Photo: Sheryl Sandberg, Chief Operating Officer, Facebook Inc., USA captured during the session 'The Gender Agenda: Putting Parity into Practice' at the Annual Meeting 2010 of the World Economic Forum in Davos, Switzerland, January 30, 2010. (Copyright by World Economic Forum. swiss-image.ch/Photo by Sebastian Derungs)
Photo: Harold McGraw III, Chairman, President and Chief Executive Officer, The McGraw-Hill Companies, USA during the session 'Rebuilding Education for the 21st Century' at the congress centre at the Annual Meeting 2010 of the World Economic Forum in Davos, Switzerland, January 30, 2010. (Copyright by World Economic Forum. swiss-image.ch/Photo by Michael Wuertenberg)
"The self-confidence of emerging nations is completely different," said Azim H. Premji, Chairman of Wipro, and Co-Chair of the World Economic Forum Annual Meeting 2010. He warned that in India and China "if services are put under severe, unreasonable restrictions, you will get tariffs overnight."
"If you have lost the trust of societies, you cannot just respond technically, you have to respond morally," said Ackermann. Rowan D. Williams, Archbishop of Canterbury, United Kingdom, urged participants to take collective responsibility for the future by being individually responsible now. Living responsibly in the present means living within ecological limits to ensure the security of work and food. "Responsibility for the future means being responsible for a vision of humanity which excites and enlarges us," he added.
Earlier, addressing participants in a session on "The US Legislative Agenda: A Global Perspective" at the World Economic Forum Annual Meeting 2010, US congressmen and senators confirmed that despite bipartisan differences, there is agreement that financial regulation is imperative. So, this spring, expect an energy package and "tough regulation" on financial services from the Obama Administration.
Source: World Economic Forum, Davos, Switzerland
February 2, 2010
Made in China or Swiss Made?
Advertising that a toy is made in China can be as successful as saying a watch is "Swiss Made", if the marketing is done right, a Queensland University of Technology researcher says.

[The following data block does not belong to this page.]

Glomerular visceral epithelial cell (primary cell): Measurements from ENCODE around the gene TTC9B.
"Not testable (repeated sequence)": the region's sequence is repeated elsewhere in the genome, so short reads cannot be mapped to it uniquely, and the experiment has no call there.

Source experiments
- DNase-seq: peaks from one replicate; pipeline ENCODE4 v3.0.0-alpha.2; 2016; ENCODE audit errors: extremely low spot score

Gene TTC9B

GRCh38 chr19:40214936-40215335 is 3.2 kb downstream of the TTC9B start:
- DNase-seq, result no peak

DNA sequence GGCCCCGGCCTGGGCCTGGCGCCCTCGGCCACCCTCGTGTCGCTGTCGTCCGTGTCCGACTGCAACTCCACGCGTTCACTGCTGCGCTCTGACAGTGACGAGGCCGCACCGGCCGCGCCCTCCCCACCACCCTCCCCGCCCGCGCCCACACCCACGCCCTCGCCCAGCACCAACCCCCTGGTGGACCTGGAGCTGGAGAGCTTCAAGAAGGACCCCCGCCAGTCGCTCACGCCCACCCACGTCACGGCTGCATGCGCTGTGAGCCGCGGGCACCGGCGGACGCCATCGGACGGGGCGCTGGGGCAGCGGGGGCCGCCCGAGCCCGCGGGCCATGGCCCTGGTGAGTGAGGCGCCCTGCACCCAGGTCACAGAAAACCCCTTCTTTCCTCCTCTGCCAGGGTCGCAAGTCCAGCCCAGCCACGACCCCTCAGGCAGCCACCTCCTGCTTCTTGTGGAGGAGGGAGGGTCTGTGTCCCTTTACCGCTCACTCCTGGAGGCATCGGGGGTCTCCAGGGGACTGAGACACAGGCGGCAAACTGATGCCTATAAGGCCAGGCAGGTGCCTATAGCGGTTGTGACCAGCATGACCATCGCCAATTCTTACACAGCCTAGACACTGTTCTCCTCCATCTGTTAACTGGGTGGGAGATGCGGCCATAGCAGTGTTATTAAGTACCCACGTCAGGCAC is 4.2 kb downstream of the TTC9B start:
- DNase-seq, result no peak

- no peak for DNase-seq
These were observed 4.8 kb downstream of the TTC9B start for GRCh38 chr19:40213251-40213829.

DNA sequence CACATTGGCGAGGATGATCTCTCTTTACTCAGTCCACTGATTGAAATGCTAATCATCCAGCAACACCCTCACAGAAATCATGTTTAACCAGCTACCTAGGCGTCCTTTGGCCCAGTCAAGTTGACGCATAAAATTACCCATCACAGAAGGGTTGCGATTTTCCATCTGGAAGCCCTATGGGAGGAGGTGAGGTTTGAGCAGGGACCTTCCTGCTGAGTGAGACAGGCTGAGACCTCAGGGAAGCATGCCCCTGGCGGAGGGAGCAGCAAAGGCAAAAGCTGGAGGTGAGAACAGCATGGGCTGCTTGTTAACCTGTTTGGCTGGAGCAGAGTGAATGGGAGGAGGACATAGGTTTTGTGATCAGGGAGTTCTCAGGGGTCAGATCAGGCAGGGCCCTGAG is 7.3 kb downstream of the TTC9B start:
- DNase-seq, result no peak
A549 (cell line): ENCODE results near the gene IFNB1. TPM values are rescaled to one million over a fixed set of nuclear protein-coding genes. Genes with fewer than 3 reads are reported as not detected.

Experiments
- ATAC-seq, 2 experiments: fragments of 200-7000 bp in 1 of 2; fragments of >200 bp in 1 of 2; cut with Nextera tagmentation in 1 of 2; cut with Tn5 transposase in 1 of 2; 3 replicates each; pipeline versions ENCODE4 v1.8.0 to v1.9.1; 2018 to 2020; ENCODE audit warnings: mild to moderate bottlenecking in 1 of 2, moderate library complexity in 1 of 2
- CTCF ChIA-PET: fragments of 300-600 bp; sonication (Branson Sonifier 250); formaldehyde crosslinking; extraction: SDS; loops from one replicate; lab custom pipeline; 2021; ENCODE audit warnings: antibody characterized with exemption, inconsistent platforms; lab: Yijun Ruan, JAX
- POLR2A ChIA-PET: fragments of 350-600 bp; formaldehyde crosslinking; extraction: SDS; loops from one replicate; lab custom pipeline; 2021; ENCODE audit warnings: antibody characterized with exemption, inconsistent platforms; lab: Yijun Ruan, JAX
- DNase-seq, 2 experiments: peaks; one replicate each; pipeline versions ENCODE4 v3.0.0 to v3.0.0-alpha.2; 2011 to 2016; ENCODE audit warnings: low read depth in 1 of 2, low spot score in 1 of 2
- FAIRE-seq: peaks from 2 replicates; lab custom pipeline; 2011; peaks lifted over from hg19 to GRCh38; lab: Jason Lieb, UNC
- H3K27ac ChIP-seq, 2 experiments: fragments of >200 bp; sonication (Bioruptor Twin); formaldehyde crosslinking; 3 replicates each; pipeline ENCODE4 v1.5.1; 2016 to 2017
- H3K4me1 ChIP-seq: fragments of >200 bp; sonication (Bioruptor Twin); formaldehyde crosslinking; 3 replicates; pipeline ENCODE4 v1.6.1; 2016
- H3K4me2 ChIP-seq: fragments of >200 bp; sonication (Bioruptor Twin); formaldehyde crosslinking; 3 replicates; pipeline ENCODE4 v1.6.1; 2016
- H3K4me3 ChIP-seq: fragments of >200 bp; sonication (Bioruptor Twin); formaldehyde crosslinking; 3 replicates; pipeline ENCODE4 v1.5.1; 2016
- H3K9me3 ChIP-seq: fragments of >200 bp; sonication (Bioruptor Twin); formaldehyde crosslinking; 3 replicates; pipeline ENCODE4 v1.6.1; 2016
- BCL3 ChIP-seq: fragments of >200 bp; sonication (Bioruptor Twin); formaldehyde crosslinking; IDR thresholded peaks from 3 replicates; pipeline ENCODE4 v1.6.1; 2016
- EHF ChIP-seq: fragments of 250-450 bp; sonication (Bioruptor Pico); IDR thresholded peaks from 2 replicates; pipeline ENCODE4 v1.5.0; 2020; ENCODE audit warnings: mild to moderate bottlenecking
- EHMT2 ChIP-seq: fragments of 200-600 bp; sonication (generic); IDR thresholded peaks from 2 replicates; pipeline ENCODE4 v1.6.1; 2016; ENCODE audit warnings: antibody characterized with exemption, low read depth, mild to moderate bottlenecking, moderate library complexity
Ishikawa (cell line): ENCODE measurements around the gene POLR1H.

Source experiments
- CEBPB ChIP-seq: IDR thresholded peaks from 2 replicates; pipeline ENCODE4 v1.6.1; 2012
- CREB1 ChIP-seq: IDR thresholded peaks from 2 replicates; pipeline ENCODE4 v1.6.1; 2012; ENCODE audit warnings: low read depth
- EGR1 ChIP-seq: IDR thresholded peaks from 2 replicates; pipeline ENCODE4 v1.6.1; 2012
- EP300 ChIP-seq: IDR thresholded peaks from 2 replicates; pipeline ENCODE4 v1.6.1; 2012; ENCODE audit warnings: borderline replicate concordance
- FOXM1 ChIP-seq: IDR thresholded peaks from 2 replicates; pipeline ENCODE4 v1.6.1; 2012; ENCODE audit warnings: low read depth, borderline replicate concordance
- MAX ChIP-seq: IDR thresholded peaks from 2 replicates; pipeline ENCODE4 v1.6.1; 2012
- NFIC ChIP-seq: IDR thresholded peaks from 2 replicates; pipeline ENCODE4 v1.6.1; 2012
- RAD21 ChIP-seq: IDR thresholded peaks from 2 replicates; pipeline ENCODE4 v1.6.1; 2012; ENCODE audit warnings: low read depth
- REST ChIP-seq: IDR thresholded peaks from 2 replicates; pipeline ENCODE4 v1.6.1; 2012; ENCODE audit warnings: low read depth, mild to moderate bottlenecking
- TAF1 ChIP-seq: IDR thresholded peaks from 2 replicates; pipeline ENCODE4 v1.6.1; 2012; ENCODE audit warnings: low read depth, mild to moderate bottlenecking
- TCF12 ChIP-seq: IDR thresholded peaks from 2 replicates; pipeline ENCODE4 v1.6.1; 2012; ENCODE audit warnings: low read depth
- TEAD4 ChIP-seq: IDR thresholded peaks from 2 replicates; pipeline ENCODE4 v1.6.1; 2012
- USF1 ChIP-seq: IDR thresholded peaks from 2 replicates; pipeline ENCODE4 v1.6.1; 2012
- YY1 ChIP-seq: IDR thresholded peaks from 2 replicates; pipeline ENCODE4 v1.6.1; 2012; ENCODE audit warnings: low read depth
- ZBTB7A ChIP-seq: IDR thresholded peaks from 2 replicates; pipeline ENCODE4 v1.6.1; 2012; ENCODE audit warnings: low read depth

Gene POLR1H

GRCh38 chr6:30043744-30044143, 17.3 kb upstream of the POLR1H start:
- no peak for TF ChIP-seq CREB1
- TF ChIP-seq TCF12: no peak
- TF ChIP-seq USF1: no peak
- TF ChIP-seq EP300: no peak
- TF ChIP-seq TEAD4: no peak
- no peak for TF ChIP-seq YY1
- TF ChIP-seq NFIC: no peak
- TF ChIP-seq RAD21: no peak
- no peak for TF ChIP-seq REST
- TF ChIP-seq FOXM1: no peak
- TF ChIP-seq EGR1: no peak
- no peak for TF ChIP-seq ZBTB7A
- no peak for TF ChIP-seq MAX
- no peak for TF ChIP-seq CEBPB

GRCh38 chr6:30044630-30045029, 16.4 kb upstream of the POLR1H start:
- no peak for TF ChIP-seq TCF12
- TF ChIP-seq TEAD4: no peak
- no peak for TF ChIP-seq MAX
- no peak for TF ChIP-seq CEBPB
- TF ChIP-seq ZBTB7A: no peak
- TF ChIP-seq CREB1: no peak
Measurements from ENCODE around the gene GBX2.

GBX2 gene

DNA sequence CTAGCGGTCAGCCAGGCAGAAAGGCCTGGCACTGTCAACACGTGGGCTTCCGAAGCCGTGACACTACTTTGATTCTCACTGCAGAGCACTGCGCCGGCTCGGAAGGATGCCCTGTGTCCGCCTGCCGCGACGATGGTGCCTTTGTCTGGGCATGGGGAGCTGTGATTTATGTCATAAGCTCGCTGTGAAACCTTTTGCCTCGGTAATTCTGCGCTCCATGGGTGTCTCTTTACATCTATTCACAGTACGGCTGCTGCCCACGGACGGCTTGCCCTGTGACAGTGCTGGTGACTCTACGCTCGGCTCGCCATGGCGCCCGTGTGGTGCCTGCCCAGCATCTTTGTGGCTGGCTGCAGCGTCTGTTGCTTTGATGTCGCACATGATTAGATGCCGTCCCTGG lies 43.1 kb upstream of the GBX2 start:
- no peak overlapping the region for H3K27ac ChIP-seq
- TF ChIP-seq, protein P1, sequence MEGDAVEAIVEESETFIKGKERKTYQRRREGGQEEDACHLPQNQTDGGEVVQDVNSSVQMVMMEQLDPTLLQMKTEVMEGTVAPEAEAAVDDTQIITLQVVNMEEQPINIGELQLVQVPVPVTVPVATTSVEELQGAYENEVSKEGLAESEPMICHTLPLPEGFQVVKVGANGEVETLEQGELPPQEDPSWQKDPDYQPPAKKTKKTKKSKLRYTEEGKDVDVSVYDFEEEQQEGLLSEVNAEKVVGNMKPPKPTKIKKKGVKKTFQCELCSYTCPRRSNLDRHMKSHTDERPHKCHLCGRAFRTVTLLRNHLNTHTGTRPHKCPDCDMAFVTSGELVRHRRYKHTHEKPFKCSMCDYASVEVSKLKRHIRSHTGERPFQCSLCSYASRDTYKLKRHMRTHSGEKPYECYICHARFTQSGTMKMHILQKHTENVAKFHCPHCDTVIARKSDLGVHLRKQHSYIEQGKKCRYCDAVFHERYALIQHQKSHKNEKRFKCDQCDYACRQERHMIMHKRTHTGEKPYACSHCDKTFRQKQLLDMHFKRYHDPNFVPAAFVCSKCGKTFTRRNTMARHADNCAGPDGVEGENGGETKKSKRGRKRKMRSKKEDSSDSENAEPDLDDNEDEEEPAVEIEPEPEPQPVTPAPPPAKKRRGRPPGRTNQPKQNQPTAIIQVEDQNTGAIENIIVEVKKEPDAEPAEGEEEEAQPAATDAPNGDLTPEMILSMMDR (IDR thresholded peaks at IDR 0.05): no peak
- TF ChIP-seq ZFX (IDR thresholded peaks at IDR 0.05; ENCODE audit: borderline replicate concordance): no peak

Professor Brett Martin found that promoting a product's country of manufacture could help it to sell, even if it was made in a country associated with lower quality.
"It is standard advertising practice to market a product's country of origin if the country is perceived as a high quality producer and not mention the country if it is not," Professor Martin said.
"However, my research has found consumers can easily be persuaded to think positively about a 'low quality' country."
Professor Martin said the trick was to get consumers to imagine positive thoughts when reading product information.
"This is because getting people to use their imagination weakens the stereotypes people use about goods from different countries," he said.
His study tested 516 young adults after they viewed product information for digital cameras made in Germany, which is seen as a manufacturer of high quality products, and Poland, which is regarded as a maker of lower quality products.
Measuring their purchase intentions and emotions, the study found that sparking the consumers' imaginations about Poland created a lasting positive response towards the Polish-made camera which equalled the positive response felt towards the German-made camera.
"These findings form an interesting consideration for marketers," he said.
"Having a strong country of manufacture can be effective for advertising, but if you get people to imagine how good a supposedly weaker country is, the advantage for the high quality country drops substantially.
"This is because many people form a quick impression when they find out where a product is from, like a t-shirt from Hawaii.
"Getting them to imagine the islands' great beaches and surf culture interrupts that thinking and lets a product sell on its merits, rather than being dismissed without consideration."
Professor Martin said his research which is forthcoming in the Journal of Consumer Behaviour meant companies which manufactured their products in countries associated with lower quality should rethink their marketing strategies and not just compete on price.
He said that a strong country of manufacture was not necessarily the great advantage that many advertisers think and cautioned against resting on the laurels of a country's good reputation.
Source: Queensland University of Technology, Australia